According to public records and to promotional materials he published himself, Craig “Chip” Chrest played football at the University of Wisconsin – LaCrosse, and later in the NFL for the Green Bay Packers and the Cleveland Browns.

Chrest published the Top Gun Executive Group’s Blog during 2011. Judging from comments on his posts, the blog was used to create a “presence” to bolster the brand. The names and comments on his posts are nonsense.

Many other Top Gun pages appear on third-party hosts, clearly intended to create as big an Internet presence as possible. For example, Yola lets anyone build a free business web presence.

7f-chrest-pix-17f-chrest-pix-2Chrest published The Top Gun Executive Group on Yola. It includes a promotional headshot, reproduced here.

Another photo captioned with Chrest’s name appears on a recruiting association website, Top Echelon.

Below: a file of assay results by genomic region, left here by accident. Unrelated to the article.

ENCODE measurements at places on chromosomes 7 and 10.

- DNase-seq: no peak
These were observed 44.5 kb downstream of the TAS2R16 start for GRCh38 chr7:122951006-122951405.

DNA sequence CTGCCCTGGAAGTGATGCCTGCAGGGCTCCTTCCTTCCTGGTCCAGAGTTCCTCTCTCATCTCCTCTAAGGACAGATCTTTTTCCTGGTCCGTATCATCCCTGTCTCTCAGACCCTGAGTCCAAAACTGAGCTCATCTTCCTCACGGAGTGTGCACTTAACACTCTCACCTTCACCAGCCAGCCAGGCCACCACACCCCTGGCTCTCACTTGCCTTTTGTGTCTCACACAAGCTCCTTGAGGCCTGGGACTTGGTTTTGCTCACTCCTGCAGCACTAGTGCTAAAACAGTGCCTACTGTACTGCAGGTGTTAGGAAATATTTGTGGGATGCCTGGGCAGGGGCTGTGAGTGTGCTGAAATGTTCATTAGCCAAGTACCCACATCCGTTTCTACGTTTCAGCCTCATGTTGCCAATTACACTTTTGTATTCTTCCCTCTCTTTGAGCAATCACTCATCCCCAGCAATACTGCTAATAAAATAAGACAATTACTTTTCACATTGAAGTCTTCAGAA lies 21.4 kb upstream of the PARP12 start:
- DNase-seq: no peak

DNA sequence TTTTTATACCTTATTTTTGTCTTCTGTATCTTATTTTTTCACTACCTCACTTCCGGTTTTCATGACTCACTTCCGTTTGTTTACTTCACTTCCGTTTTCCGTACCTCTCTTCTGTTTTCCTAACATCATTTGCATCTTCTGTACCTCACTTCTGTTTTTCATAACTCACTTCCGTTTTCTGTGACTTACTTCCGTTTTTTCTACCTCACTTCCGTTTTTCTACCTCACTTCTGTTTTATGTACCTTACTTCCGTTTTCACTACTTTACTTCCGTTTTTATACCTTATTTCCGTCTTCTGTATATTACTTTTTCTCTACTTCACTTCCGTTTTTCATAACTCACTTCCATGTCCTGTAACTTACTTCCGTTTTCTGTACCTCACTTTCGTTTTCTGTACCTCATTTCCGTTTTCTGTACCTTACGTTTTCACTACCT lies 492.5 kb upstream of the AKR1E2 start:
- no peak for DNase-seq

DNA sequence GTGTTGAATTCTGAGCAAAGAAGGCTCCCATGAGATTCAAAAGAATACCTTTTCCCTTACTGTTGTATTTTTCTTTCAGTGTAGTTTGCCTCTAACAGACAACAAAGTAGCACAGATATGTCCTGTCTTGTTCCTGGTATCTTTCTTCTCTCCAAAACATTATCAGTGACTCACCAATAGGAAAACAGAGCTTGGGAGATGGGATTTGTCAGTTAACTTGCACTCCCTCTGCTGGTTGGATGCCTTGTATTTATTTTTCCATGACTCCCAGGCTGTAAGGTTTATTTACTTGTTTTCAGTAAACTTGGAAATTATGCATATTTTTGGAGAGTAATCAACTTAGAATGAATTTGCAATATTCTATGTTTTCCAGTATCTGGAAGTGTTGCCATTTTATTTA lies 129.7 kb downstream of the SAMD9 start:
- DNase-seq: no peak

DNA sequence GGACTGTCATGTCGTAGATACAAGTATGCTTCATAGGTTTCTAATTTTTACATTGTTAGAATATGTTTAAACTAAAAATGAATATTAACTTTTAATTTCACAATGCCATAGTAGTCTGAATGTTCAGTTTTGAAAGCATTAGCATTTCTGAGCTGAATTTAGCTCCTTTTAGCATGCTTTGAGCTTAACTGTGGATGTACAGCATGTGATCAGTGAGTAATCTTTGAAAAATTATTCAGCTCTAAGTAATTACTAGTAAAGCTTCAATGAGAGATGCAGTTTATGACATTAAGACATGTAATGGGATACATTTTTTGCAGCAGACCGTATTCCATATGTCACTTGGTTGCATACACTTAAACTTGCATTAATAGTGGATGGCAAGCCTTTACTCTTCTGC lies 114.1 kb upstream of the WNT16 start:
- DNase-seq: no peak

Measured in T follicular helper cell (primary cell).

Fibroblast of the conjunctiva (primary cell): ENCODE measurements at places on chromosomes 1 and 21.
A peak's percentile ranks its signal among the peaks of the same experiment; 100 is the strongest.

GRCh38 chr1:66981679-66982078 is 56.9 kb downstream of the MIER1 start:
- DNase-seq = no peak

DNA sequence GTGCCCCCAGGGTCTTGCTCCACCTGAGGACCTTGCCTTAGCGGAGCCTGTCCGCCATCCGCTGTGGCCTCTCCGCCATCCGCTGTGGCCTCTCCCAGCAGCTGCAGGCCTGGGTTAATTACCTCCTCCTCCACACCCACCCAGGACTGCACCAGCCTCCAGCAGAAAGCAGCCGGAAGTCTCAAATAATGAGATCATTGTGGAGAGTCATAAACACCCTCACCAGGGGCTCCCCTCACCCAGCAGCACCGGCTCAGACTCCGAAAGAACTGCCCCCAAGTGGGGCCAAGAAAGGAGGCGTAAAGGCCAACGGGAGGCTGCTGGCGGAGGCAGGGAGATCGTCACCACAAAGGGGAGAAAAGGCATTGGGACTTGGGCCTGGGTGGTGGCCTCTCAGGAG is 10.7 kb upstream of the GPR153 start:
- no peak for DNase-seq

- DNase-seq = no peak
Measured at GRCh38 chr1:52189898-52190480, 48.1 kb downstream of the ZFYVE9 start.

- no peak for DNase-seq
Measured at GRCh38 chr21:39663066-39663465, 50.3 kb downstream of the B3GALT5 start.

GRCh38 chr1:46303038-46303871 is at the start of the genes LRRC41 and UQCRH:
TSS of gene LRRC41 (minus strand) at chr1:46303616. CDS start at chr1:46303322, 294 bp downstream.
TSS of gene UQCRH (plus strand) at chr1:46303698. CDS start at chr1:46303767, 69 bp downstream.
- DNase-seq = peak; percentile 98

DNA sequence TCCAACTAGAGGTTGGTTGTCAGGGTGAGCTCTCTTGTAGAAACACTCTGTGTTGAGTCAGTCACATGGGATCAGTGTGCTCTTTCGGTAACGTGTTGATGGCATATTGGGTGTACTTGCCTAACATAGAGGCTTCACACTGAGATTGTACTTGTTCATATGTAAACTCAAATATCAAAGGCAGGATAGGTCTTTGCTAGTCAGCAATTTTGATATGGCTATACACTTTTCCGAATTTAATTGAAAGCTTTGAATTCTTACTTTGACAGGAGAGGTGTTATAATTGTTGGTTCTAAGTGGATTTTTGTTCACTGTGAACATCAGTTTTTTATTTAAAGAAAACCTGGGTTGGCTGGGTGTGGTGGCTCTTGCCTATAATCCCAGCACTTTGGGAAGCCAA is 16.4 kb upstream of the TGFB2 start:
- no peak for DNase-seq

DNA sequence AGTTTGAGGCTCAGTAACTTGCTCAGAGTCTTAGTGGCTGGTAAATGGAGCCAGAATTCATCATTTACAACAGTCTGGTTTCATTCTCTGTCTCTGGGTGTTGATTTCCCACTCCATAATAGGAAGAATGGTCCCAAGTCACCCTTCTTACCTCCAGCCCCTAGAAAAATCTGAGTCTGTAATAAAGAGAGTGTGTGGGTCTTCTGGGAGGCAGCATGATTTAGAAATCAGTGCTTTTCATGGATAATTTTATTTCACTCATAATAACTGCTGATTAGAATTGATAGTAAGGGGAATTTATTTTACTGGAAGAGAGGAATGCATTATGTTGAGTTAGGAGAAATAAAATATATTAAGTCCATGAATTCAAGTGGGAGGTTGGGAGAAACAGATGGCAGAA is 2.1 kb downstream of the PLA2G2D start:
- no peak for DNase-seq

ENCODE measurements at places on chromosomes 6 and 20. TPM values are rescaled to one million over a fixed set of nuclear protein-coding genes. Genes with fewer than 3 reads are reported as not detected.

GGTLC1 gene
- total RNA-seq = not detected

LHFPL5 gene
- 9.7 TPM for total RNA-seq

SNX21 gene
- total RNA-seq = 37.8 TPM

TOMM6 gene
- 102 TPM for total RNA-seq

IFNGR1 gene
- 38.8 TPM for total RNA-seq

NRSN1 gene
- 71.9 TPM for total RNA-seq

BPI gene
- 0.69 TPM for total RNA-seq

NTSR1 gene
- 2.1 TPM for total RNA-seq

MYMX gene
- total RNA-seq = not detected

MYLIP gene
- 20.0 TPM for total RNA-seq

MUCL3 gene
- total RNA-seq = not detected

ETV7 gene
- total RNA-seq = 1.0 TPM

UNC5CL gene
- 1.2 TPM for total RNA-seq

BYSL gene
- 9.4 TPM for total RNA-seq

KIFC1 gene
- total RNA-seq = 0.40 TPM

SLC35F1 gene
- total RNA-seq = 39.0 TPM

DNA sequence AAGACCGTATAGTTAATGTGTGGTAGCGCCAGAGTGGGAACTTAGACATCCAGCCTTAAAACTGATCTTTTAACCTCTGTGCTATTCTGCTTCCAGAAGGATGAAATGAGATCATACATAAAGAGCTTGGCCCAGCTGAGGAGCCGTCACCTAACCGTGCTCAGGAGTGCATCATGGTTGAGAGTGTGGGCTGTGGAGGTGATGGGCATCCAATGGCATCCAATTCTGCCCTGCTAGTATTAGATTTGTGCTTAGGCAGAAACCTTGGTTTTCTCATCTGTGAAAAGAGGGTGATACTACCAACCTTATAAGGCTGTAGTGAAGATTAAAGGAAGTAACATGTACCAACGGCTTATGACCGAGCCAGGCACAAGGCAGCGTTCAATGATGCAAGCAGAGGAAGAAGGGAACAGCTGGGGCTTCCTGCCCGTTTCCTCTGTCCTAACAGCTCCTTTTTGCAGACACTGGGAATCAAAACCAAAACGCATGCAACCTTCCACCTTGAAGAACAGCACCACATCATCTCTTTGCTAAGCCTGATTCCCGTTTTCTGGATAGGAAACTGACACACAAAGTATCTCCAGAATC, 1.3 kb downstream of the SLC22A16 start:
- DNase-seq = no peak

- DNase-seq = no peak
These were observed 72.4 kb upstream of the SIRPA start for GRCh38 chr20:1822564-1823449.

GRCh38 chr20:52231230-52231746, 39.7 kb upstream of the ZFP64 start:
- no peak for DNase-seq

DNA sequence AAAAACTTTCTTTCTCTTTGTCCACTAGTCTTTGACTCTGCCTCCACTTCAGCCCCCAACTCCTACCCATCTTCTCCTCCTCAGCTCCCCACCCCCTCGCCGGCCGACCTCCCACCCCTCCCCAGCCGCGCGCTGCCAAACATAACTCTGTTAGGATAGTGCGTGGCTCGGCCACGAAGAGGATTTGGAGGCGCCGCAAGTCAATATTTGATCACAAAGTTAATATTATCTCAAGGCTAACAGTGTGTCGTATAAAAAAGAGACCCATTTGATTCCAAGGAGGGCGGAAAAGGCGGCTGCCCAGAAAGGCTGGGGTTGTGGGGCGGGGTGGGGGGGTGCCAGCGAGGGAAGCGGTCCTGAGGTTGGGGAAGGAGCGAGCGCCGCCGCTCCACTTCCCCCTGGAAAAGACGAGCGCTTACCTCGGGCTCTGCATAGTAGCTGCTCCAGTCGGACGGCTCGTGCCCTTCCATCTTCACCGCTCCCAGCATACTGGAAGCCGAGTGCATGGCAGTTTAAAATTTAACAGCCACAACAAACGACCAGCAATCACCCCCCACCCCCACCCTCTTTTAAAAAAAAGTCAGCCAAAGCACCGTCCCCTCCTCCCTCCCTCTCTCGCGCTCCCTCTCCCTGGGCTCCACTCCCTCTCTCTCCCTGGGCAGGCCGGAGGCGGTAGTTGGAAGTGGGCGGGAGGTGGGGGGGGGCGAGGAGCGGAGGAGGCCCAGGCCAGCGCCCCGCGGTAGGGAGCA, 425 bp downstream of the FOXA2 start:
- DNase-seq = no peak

A biography published on fandom reports that Chrest majored in journalism and marketing, sold software and medical equipment, and founded Executive HHG in Houston, Texas in 2013.

Top Gun In Trouble

Fandom also reports that:

In 2013, Chrest and Top Gun were defendants in two civil court cases in which the jury awarded the plaintiff all actual damages and attorney fees of 4 times actual damages for one and subsequently additional damages for the second.

The biography links to Texas attorney Bradley J. Aiken, whose website provides more details about Michael Heartsong v. Executive-Top Gun Search LLC.